Marijuana Laws

Marijuana Defense Attorneys

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Is Marijuana Really “Legal” Now?

Well, yes and no. Let’s say it is a lot more legal now than it was. Much has changed in Michigan law with regard to regulation of marijuana use and sales since the passage of the Marijuana Legalization Initiative (2018. The new laws took effect on December 6, 2018, and now anyone 21 years old or older may possess, use, transport, or process 2.5 ounces or less without state or local criminal jeopardy, with certain exceptions.

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People may also grow up to 12 marijuana plants and store up to 10 ounces of the “crop” of grown marijuana in a locked container in their home. The marijuana being grown at home may not be visible to the naked eye to anyone in a public place, such as a sidewalk. Although marijuana sales are still not regulated or permitted, people may “share” or “transfer” up to 2.5 ounces to others who are at least 21 years old as long as the “sharing” or “transferring” is not advertised, done for money (i.e. sold), or publicly promoted.

What is Still Illegal or Otherwise Not Allowed?

It is still illegal to operate a car, boat, plane, ORV’s and snowmobiles under the influence of marijuana. This is much the same as with alcohol: it is not illegal to use it and then operate a vehicle of some kind, but you may not do so if you have had enough to impair your operation of the vehicle. Furthermore, smoking in public is still outlawed. Driving under the influence of marijuana is frequently called OWI or OWPD (operating with the presence of drugs).

It is also important to know that an employer may refuse to hire anyone who is found under the influence of marijuana or uses marijuana as allowed by the new law and may fire them if it becomes known that the employee has violated a company’s no-drug policies. Employers may also prohibit use of marijuana on company property. The new law does not change or limit any privileges, rights, immunities, or defenses covered by the Medical Marijuana Act.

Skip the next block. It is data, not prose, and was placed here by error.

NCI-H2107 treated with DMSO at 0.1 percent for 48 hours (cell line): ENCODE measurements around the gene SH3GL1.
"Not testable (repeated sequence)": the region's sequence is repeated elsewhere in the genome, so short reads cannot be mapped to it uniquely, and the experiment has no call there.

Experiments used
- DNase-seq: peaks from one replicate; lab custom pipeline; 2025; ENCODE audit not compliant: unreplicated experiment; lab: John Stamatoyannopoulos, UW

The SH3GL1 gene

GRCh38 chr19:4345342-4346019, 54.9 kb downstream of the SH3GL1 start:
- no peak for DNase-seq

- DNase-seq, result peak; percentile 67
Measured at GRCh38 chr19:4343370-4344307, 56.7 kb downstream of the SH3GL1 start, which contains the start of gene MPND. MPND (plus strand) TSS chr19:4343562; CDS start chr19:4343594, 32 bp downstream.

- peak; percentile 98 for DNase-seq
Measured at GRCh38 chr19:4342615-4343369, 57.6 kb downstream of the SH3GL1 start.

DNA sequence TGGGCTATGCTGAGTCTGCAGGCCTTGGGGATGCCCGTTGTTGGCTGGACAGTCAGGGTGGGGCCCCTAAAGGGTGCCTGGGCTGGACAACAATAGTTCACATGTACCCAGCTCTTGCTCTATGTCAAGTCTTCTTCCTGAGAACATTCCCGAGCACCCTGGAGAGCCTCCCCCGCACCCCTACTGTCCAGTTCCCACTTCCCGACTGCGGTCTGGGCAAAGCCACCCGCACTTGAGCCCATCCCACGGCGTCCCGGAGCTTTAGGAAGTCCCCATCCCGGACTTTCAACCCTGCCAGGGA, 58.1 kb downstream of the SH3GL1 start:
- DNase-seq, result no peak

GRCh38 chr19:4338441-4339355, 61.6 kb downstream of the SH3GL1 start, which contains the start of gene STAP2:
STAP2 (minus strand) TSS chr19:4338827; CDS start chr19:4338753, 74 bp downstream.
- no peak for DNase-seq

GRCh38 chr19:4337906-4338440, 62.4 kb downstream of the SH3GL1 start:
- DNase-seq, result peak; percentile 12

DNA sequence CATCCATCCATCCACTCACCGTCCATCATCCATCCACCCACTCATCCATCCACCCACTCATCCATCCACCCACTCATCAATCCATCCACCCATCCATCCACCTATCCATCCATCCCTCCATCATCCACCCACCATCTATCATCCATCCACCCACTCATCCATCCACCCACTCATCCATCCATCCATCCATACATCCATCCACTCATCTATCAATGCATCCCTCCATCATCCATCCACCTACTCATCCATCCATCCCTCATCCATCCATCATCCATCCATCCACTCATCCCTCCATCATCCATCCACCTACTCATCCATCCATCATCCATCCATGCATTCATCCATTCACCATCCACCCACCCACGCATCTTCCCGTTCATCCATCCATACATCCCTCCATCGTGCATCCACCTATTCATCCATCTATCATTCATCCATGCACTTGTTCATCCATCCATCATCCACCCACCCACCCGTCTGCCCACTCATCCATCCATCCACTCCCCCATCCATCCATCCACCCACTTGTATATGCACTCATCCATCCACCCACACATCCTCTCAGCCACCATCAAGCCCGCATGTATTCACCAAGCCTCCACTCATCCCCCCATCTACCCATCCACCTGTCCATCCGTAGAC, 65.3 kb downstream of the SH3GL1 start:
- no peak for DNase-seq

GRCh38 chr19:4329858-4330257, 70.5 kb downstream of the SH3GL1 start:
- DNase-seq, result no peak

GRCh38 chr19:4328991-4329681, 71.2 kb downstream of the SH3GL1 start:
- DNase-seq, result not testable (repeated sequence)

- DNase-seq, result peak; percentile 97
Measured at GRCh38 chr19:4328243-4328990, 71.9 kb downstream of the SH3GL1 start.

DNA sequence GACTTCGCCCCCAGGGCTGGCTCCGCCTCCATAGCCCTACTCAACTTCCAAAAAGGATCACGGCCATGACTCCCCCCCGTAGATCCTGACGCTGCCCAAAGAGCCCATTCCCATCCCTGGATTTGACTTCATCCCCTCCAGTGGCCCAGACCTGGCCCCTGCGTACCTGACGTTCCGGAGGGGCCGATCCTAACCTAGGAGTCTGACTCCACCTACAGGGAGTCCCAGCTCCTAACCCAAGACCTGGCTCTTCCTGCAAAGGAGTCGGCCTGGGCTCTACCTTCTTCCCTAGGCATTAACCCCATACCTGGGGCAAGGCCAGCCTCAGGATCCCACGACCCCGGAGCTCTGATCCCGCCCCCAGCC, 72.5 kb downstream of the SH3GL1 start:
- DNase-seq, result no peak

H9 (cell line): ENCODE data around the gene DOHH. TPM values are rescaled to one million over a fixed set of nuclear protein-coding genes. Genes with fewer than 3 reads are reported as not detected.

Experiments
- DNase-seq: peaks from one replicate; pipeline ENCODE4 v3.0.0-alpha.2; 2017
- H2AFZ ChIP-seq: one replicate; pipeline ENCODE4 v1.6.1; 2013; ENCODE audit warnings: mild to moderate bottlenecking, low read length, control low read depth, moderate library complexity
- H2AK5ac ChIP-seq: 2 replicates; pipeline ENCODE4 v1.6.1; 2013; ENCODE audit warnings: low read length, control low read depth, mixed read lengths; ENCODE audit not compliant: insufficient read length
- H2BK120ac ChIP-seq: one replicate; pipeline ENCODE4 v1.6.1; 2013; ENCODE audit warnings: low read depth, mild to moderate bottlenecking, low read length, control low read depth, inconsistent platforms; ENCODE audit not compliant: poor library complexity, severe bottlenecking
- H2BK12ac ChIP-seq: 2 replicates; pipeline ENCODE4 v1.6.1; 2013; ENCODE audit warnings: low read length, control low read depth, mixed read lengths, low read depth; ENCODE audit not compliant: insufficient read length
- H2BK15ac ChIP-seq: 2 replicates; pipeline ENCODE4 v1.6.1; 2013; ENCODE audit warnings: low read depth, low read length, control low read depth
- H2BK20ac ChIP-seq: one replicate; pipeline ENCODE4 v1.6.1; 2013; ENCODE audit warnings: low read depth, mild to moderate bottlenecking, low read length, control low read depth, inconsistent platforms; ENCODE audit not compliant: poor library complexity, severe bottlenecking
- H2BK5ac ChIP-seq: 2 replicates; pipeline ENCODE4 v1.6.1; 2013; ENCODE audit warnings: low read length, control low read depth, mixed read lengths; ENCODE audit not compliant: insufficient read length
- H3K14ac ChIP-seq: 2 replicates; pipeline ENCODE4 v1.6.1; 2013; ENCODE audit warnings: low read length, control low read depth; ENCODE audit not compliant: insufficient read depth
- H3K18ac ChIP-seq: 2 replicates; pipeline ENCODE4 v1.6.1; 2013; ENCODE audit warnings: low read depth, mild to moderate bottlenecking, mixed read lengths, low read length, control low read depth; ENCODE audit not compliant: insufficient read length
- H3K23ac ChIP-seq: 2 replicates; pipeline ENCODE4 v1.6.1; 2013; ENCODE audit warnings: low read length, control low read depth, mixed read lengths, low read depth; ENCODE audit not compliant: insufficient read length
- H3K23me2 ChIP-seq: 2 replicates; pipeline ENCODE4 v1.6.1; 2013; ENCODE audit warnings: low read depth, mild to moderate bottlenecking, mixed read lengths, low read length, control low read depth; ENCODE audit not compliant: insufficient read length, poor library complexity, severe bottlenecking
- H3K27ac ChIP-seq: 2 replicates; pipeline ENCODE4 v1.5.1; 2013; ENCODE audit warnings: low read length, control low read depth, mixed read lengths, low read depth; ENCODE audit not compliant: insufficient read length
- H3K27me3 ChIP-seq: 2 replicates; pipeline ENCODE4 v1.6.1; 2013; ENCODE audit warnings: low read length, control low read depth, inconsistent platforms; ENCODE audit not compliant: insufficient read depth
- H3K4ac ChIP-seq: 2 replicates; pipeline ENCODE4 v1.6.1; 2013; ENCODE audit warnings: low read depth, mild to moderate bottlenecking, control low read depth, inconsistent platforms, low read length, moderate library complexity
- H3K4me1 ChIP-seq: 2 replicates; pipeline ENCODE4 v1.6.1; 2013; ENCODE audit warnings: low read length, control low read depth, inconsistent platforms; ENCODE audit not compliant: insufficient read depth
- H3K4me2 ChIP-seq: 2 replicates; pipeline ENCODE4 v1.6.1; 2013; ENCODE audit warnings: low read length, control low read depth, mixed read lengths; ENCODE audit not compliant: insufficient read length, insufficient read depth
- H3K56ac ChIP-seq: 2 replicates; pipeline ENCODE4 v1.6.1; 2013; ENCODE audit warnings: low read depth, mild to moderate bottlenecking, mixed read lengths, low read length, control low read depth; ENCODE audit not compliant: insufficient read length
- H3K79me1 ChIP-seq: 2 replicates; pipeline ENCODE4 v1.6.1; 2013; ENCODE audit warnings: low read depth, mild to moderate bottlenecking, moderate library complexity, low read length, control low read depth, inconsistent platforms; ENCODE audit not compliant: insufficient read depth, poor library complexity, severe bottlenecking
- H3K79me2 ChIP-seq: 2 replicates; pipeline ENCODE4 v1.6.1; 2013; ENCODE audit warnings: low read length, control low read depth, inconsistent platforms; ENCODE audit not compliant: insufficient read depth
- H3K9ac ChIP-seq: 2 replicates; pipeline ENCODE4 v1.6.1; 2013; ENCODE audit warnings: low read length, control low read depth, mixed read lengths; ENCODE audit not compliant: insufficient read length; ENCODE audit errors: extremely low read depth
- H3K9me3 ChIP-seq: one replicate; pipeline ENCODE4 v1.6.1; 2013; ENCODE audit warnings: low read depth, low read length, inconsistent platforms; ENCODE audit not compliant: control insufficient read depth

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Private or public sales or “store-front” operations will not be allowed at least until December 6, 2019. The Michigan Legislature and the Department of Licensing and Regulatory Affairs (LARA) will decide when public sales are allowed and the rules for public sales. People wishing to engage in public sales must submit an application to the state to become a state-licensed retailer. Any sales by retailers will be taxed (10%). LARA is not obligated to issue any licenses until at least December, 2019.

Individual cities may still enact local ordinances and regulations which do not directly contradict the new law, but understanding exactly what activities are permitted is complicated. For example, cities may enact rules governing sales, licensing, annual fees for stores, the store location, the number of stores allowed, security measures and advertising methods, to name just a few. Fines for these violations may be imposed, and some of the local rules (and even the new law) include criminal penalties.

Do I Need a Lawyer to Understand the New Law?

It is true that marijuana is “more” legal than it was, but many people have gotten the idea after passage of the new law that “marijuana is legal” and they think they are essentially free to act any way they see fit. However, this simplistic approach can get you into trouble. Don’t think that because some things have changed that everything has changed. What is said above is only a basic summary of the more important points to know. The law covers many other activities and if you intend to be involved with marijuana, especially with regard to future sales or growing, you owe it to yourself to speak to an expert criminal lawyer about additional rules. The new rules are somewhat complicated, and it is always better to be safe than sorry.